Stoner – my books’ male lead – lives in an old out of town industrial unit, even though he owns several houses which are rented out. Which is of course another story…
Although there are three books in the series (Charity’s book is the first, her sister Chastity titles the second, which is out this autumn, and Charm is the focus of the final heave, which I’m writing at the moment), there is also far too much going on to get squeezed into a conventional set of novels. Lots of the characters in the books have stories all their own, as you’d hope! So I’ve started a series of short stories showing who those characters are, how they work, fit together and meet.
And then, just to contradict myself; the second book, The Corruption Of Chastity, takes place in several identified and recognisable overseas locations. It moves around all the time, while ‘Charity’ is static and intense. Locations do influence the action and transactions. It really is all a mystery.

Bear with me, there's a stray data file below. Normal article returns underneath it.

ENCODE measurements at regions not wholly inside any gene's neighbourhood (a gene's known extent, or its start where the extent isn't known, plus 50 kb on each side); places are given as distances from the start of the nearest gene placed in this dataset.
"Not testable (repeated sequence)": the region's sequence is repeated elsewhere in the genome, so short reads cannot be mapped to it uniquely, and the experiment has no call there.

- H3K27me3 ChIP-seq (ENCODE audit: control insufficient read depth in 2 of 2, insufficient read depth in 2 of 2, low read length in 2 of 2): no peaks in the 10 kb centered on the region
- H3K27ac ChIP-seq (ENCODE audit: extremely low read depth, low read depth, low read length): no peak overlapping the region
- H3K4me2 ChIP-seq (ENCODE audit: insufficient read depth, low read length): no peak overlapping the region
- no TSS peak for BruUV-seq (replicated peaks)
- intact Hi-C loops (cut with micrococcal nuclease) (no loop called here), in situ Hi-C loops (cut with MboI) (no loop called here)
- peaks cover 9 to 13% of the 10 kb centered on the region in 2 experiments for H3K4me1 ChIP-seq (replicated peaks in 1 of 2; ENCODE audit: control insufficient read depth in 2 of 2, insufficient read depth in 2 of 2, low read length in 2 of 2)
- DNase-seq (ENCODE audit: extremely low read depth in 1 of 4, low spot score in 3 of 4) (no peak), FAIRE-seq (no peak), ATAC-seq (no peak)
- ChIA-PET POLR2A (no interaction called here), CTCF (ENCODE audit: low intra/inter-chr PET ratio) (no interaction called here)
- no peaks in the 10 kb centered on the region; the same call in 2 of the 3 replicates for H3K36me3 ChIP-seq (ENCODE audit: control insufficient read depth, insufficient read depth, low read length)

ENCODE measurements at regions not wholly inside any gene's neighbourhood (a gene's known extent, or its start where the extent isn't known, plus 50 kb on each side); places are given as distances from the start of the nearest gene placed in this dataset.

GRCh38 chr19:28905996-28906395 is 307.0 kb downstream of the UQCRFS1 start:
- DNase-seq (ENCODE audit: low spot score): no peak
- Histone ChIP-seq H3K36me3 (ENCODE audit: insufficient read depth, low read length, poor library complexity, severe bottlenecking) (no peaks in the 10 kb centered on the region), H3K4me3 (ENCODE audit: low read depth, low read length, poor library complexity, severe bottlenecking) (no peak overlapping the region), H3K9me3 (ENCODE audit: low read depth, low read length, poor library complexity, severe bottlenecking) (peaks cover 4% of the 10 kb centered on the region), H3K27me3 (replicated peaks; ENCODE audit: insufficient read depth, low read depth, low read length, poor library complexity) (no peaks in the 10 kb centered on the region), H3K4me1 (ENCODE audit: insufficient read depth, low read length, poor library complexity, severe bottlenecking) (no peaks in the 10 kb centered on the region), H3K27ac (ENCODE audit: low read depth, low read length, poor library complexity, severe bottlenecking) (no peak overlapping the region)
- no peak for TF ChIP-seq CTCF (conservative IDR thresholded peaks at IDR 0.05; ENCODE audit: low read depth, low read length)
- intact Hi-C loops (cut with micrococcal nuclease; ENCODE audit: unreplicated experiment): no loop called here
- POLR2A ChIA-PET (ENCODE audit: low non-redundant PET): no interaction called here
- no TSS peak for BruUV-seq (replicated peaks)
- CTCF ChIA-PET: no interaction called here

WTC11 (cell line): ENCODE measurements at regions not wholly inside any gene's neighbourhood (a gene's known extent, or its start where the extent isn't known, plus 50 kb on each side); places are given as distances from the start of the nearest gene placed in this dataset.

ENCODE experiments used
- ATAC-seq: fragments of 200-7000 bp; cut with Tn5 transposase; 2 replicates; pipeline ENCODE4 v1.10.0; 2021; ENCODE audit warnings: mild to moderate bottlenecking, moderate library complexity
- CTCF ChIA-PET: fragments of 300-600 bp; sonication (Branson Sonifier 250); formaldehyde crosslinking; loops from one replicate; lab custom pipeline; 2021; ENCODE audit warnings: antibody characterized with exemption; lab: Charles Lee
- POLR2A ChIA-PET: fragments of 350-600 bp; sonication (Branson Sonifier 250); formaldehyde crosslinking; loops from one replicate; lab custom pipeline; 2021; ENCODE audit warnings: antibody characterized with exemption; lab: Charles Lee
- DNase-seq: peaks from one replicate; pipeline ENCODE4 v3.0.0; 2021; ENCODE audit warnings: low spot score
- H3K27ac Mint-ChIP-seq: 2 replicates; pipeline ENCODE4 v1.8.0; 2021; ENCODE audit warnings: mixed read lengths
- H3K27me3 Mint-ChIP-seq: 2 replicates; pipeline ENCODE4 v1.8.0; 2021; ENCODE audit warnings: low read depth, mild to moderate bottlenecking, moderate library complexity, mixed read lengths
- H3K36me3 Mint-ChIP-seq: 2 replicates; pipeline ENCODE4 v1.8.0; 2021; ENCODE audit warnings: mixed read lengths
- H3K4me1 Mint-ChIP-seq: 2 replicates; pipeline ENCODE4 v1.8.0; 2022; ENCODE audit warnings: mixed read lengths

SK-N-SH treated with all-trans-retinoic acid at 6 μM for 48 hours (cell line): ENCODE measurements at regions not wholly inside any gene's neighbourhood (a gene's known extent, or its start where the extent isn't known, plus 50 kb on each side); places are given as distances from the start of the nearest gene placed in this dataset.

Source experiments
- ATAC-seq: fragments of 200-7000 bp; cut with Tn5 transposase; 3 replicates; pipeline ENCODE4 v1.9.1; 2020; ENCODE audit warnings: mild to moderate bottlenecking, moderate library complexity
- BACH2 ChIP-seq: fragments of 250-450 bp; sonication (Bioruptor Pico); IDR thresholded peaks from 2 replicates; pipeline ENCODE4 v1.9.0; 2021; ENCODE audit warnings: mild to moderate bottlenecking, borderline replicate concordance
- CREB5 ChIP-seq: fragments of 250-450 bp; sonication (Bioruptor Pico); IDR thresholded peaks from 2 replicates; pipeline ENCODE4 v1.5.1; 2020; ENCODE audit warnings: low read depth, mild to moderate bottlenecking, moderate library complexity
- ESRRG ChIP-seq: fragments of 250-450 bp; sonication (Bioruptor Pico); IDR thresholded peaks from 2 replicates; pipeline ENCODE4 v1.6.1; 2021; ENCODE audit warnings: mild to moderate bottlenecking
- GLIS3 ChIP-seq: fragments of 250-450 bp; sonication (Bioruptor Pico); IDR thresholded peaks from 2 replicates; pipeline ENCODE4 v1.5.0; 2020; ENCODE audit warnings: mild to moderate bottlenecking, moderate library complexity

There are a lot of dead bodies in ‘A Last Act Of Charity’. Could there really be that many murders in a short space of time in England without people putting the pieces together?
Yes. No. Possibly. Everybody dies – a little-known fact. The sequence of killings in ‘Charity’ around which the story is based only becomes visible when the deaths are plainly neither natural nor accidental. The earlier killings – which are hinted at rather than described – were all disguised.
Overdoses, simple accidents, heart failures… there are lots of those every single day. And then there’s all the gang violence reported in the news every night; aren’t they a perfect way to disguise an official action? How’s about that fit young woman who fell to her death from a Cornish cliff? The older guy who must have suffered a coronary in the cinema? And so on. And don’t even mention Dr David Kelly and others like him.